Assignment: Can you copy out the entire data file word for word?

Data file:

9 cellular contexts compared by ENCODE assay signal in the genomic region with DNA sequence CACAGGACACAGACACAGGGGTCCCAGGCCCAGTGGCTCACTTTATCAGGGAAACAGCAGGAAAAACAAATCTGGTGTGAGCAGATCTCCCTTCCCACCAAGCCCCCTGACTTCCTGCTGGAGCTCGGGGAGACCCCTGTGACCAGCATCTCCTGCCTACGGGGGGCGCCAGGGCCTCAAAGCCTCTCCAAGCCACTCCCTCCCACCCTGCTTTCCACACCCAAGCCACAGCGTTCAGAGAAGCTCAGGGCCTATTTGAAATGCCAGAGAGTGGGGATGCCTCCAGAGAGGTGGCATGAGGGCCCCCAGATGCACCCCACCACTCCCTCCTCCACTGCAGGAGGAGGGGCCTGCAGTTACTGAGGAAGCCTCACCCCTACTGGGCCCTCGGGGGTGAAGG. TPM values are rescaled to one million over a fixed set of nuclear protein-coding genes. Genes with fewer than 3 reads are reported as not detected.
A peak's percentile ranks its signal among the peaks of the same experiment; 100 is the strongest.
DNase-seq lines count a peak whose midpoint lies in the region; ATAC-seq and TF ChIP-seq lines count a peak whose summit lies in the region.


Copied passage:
9 cellular contexts compared by ENCODE assay signal in the genomic region with DNA sequence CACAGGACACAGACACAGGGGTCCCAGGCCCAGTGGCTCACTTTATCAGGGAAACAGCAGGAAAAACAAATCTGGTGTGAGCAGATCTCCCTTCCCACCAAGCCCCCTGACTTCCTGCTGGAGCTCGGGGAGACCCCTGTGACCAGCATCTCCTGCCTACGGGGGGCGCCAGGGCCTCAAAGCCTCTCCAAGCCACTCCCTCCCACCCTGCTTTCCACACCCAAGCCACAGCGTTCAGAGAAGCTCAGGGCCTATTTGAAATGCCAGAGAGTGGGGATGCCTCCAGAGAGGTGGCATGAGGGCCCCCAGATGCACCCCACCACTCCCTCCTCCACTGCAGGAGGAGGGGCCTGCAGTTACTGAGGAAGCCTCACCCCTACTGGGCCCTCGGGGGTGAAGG. TPM values are rescaled to one million over a fixed set of nuclear protein-coding genes. Genes with fewer than 3 reads are reported as not detected.
A peak's percentile ranks its signal among the peaks of the same experiment; 100 is the strongest.
DNase-seq lines count a peak whose midpoint lies in the region; ATAC-seq and TF ChIP-seq lines count a peak whose summit lies in the region.